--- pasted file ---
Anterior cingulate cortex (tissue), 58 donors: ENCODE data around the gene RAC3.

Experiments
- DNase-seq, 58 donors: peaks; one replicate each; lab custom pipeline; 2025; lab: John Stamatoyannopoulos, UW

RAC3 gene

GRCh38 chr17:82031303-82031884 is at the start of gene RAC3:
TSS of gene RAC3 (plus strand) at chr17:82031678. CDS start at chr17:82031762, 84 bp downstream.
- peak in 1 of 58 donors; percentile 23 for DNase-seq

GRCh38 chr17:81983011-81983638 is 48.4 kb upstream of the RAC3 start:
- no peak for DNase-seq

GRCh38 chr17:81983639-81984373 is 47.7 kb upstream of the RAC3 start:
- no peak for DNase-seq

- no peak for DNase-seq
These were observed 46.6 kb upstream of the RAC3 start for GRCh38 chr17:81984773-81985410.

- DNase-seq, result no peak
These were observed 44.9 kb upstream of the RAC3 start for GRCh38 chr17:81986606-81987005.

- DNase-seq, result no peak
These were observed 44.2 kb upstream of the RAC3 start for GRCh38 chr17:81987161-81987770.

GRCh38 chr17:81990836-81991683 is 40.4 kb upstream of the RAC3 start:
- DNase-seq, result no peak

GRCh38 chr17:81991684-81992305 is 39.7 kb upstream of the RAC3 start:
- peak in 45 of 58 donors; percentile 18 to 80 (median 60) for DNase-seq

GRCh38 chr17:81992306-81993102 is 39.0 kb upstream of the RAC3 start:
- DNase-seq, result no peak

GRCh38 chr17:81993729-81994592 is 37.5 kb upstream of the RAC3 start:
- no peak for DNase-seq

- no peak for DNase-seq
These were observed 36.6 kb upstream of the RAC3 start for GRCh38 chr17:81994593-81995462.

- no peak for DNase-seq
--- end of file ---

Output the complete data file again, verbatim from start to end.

Anterior cingulate cortex (tissue), 58 donors: ENCODE data around the gene RAC3.

Experiments
- DNase-seq, 58 donors: peaks; one replicate each; lab custom pipeline; 2025; lab: John Stamatoyannopoulos, UW

RAC3 gene

GRCh38 chr17:82031303-82031884 is at the start of gene RAC3:
TSS of gene RAC3 (plus strand) at chr17:82031678. CDS start at chr17:82031762, 84 bp downstream.
- peak in 1 of 58 donors; percentile 23 for DNase-seq

GRCh38 chr17:81983011-81983638 is 48.4 kb upstream of the RAC3 start:
- no peak for DNase-seq

GRCh38 chr17:81983639-81984373 is 47.7 kb upstream of the RAC3 start:
- no peak for DNase-seq

- no peak for DNase-seq
These were observed 46.6 kb upstream of the RAC3 start for GRCh38 chr17:81984773-81985410.

- DNase-seq, result no peak
These were observed 44.9 kb upstream of the RAC3 start for GRCh38 chr17:81986606-81987005.

- DNase-seq, result no peak
These were observed 44.2 kb upstream of the RAC3 start for GRCh38 chr17:81987161-81987770.

GRCh38 chr17:81990836-81991683 is 40.4 kb upstream of the RAC3 start:
- DNase-seq, result no peak

GRCh38 chr17:81991684-81992305 is 39.7 kb upstream of the RAC3 start:
- peak in 45 of 58 donors; percentile 18 to 80 (median 60) for DNase-seq

GRCh38 chr17:81992306-81993102 is 39.0 kb upstream of the RAC3 start:
- DNase-seq, result no peak

GRCh38 chr17:81993729-81994592 is 37.5 kb upstream of the RAC3 start:
- no peak for DNase-seq

- no peak for DNase-seq
These were observed 36.6 kb upstream of the RAC3 start for GRCh38 chr17:81994593-81995462.

- no peak for DNase-seq